Despite O’Reilly being a longtime guest of NJPW and Cole joining Bullet Club last year, they were given a reason not to care soon enough when they were signed to NXT that summer in WWE’s continuing attempts to siphon off ROH.

(Photo: njpw1972.com – Hiroshi Tanahashi vs Tetsuya Naito at Wrestle Kingdom 11)

Speaking of inter-promotion politics, the end of 2016 saw the end of the NJPW/NOAH relationship of the past few years. The bigger company had been supporting the former giant of the industry after they fell on hard times, but a change in ownership of the green brand led New Japan to pull out all involvement.

One such wrestler returning from loan was Toru Yano, teaming with his Chaos stablemate Tomohiro Ishii to challenge for the tag titles against Makabe and Honma and champions Guerillas Of Destiny (Tama Tonga and Tanga Loa).

Ishii will always be a 5-star talent in a midcard push, but there are worse fates than winning the tag titles with Yano.

The new faces continued to arrive as Hiromu Takahashi returned to the stage after years away on-excursion to Mexico. The Time Bomb joined LIJ last November and fit right into the group with his unique look and charisma.

Kushida had been a solid champion, but the challenger’s high-risk daredevil offense was more effective. Takahashi’s dominance over the division was soon to come, and for this moment in time, all members of LIJ had titles.

Back to the NOAH problem, it was believed that Katsuyori Shibata was supposed to defend the Never title against one of their top stars before the relationship fell apart. Instead, they pivoted back to Hirooki Goto and their familiar rivalry. Their hard-hitting style was exactly what a top Wrestle Kingdom match should sound like.

Although Shibata lost his title here, his show of fighting spirit against the 2016 G1 runner-up helped prove his worth. For a man with only one shot at the IWGP over 10 years ago, going up against the man who always got them, perhaps Shibata was overdue.

(Photo: njpw1972.com – Kenny Omega vs Kazuchika Okada at Wrestle Kingdom 11)

The semi-main saw Naito defending his Intercontinental championship against the man who had headlined Wrestle Kingdom 7 years in a row. The irony of their situation was not lost on Tanahashi, who brought up the possibility that a fan vote could shift them into the main event spot.

Naito rejected the concept, just as he rejected the entire idea of Tanahashi. Their history went back years. Naito was a young boy when Tanahashi helped save the company in the mid-2000s. Naito was supposed to be the Ace’s successor while Okada was gone. And it was their 2013 G1 final that cursed Naito’s destiny. 

The match saw both men target the other’s knees. A career of being the high-flying superstar is hell on the joints. Despite the 40-year-old Tanahashi moving down the card, he still played the hits like pumping up the crowd, diving from the top rope to the floor, and slapping the spit out of his opponent.

But Naito gave as good as he got from the aging hero. With the Destino, Naito scored his first singles victory at Wrestle Kingdom. After tossing the IC belt in the air and posing over the fallen star, Naito gave Tanahashi the Ingobernable salute, a fist bump right to the heart.

The main event is the famous bout between G1 winner Kenny Omega and IWGP champion Kazuchika Okada. What can you say about the first WON 6-star match in nearly 30 years? It was a 46-minute epic where every segment was rich with story.

Although they were evenly matched to start, Okada was a little bit better. He chased the fleeing challenger to the outside and beat his ass on the floor. Omega’s cheating tactics helped turn the tide, and he excelled through aerial ability and avenues other than traditional grappling.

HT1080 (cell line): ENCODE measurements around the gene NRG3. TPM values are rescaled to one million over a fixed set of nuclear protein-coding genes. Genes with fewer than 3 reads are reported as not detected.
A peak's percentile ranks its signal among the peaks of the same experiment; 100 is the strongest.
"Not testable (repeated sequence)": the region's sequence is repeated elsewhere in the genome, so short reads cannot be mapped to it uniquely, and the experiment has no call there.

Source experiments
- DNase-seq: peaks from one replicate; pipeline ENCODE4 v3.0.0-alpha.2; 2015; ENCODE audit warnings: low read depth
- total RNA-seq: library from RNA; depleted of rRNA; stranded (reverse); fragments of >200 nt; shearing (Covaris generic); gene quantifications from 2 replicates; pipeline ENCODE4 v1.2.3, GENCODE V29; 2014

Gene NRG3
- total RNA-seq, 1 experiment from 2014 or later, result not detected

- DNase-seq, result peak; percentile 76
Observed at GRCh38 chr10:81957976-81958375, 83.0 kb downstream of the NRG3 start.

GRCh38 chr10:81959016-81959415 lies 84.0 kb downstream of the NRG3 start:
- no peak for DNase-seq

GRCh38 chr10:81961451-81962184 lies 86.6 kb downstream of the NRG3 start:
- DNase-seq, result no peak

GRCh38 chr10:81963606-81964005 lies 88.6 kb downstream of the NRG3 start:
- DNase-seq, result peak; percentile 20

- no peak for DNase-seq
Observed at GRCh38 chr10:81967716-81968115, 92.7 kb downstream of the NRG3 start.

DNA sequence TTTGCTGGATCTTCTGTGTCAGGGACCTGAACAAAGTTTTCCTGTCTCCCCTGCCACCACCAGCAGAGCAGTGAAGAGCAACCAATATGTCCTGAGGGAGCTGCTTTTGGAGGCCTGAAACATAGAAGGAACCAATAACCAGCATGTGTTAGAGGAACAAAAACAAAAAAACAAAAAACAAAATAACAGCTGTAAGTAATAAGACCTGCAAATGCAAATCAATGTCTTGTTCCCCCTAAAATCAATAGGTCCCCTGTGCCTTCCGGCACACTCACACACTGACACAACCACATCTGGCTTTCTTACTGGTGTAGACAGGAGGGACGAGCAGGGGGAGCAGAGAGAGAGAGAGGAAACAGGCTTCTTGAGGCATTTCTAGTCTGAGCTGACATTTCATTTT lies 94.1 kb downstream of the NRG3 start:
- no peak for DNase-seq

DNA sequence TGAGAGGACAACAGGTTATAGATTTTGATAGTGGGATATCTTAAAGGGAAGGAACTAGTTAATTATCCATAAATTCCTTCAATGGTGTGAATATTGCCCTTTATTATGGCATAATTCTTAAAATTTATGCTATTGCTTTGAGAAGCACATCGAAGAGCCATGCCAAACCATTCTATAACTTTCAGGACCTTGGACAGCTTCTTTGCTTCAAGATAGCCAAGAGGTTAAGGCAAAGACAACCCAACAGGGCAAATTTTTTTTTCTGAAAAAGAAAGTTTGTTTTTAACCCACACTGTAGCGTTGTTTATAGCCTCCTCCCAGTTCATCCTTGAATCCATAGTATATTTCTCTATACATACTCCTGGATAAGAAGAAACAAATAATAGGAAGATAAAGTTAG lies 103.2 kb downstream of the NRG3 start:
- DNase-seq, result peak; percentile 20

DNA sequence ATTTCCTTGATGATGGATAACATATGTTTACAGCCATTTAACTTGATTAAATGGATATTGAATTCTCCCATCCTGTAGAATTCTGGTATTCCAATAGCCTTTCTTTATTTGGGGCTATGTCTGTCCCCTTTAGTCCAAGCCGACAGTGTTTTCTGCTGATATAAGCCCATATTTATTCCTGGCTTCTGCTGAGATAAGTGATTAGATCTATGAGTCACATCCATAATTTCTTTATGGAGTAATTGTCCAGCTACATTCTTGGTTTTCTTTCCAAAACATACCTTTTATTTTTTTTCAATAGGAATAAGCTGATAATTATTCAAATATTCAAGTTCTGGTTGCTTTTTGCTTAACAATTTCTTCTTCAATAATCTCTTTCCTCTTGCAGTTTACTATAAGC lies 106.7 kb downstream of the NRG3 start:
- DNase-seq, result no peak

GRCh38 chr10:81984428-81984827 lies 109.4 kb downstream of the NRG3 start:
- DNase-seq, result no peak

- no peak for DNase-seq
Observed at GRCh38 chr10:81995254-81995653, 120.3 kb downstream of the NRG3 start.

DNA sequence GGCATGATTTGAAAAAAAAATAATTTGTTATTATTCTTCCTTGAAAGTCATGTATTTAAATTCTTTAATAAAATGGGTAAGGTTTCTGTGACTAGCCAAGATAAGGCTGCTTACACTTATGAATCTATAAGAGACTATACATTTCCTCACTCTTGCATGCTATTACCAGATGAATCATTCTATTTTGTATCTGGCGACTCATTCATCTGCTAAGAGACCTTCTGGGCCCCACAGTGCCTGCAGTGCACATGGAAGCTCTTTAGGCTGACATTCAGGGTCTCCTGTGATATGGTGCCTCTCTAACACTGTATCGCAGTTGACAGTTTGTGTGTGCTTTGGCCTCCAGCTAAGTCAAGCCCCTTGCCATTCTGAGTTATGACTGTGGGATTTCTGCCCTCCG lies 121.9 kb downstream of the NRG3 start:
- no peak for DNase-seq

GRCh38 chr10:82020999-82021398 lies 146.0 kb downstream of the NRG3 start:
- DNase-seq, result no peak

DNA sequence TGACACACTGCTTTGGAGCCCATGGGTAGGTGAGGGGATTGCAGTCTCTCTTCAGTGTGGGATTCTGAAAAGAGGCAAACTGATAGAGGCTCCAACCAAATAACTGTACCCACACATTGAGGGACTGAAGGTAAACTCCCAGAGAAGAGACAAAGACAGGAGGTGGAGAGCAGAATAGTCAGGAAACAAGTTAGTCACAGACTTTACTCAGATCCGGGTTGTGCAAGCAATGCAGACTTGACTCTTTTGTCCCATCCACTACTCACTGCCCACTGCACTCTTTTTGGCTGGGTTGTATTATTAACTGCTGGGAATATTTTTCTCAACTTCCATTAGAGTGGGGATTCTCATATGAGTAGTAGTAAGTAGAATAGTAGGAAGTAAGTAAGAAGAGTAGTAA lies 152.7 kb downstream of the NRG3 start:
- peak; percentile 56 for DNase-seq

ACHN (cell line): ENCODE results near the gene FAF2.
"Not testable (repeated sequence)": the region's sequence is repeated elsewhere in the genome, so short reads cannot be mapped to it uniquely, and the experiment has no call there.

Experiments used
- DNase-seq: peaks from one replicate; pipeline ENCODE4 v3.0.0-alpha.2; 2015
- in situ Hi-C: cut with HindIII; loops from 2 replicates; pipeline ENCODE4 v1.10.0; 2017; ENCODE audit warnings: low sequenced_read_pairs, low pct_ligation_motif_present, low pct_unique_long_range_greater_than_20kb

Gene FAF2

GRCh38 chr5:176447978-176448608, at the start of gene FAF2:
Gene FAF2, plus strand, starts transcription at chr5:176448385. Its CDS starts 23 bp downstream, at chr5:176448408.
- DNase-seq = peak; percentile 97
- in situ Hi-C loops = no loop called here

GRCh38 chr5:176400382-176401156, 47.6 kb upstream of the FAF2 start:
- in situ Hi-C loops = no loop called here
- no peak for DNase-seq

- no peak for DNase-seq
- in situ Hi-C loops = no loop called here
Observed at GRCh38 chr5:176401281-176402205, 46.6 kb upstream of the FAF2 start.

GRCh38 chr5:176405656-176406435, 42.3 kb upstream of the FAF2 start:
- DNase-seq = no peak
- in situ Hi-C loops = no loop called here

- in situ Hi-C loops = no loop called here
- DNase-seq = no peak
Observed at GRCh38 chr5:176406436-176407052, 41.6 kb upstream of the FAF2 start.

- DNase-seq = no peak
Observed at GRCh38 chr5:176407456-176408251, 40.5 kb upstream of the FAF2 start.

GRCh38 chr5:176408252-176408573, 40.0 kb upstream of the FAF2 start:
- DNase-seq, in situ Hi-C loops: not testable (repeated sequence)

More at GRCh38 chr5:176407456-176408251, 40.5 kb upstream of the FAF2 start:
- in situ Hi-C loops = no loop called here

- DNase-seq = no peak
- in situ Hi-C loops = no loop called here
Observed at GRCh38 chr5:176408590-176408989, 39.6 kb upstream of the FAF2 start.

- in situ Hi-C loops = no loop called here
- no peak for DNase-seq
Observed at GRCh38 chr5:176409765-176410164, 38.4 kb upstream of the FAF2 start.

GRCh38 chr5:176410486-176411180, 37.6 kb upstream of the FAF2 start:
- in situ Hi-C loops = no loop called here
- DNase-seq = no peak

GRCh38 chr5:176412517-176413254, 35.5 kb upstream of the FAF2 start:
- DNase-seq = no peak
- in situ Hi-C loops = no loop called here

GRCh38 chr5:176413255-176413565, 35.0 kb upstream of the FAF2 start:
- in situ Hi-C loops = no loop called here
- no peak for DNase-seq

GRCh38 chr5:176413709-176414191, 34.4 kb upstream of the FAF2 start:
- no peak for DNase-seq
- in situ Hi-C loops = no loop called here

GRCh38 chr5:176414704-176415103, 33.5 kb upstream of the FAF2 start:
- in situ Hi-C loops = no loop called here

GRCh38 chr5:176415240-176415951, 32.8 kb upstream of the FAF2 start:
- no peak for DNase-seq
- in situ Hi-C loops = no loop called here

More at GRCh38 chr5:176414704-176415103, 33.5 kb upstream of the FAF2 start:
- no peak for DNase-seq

The heel was put through his own table via a giant backdrop over the ropes and it wasn’t even the craziest spot in the match. Okada won after multiple Rainmakers, but Omega still had the claim that he never hit the One Winged Angel, his unbeatable closer.

Despite NJPW vocally pushing Omega as the wrestler to lead westward expansion into the anglosphere, Okada and Gedo were the ones to close out the opening chapter of the Global Era. 

NJPW in 2017

(Photo: Youtube @NJPW – Kazuchika Okada vs Katsuyori Shibata, April 2017)

Wrestle Kingdom 11 was followed by one of the greatest years in New Japan history. In February, Okada had an amazing defense against Suzuki. In March, he had a great match against Ibushi.

In April, he had a fantastic defense against Shibata (in a violent 5-star classic that would keep Shibata out of the ring for years to come). He reached the one-year mark with the IWGP title and had two more historic bouts with Omega.

His reign continued through the end of the calendar, defining his career as one of the all-time greats.

NJPW was firing on all cylinders. Bullet Club had the West in a frenzy, with Hot Topic barely able to keep their shirts stocked and the Civil War storyline playing out through Being the Elite on YouTube.

They moved merch in Japan as well, but in the East, LIJ was a movement. Hats, towels, and plushies adorned the crowd. So when Naito defeated Omega in the G1 Climax Finals, all felt right with the world. “The company’s most popular wrestler,” as Meltzer called him, was headed to the Tokyo Dome main event for the first time ever. 

It also should be mentioned that Ibushi was back on the roster, Tanahashi was rocking as IC champion, the Junior Heavyweight scene was rolling, and New Japan held their first solo shows in America and crowned Omega as IWGP US champion.

And to further attest to how hot the promotion was, look no further than when Chris Jericho arrived on the scene with his gaze set on Wrestle Kingdom.

Wrestle Kingdom 12

(Photo: Youtube @NJPW – Wrestle Kingdom 12 in front of over 35,000 fans)

January 4, 2018: With paid attendance up nearly 10,000 for a capacity crowd, the Tokyo Dome show was vibrant proof of the astounding year NJPW had.

The Rumble was won by Masahito Kakihara, a wrestler plucked from the past who paid respect to his partner Yoshihiro Takayama, a puroresu legend. Takayama had suffered an injury in the ring some months ago that left him paralyzed from the shoulders down.

The main card opened with a glimpse of the future as Roppongi 3K (Sho and Yoh) put up the Junior tag titles against the Young Bucks.

The various generations of the New Japan Dojo tend to follow a set pattern of men born around the same time who debut around the same time and become stars around the same time.